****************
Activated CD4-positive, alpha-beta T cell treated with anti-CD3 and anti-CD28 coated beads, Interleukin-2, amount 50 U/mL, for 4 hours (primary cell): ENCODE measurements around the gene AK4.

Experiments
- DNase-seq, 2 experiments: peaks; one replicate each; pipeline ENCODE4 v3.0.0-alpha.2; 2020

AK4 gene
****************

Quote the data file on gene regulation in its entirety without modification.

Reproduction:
Activated CD4-positive, alpha-beta T cell treated with anti-CD3 and anti-CD28 coated beads, Interleukin-2, amount 50 U/mL, for 4 hours (primary cell): ENCODE measurements around the gene AK4.

Experiments
- DNase-seq, 2 experiments: peaks; one replicate each; pipeline ENCODE4 v3.0.0-alpha.2; 2020

AK4 gene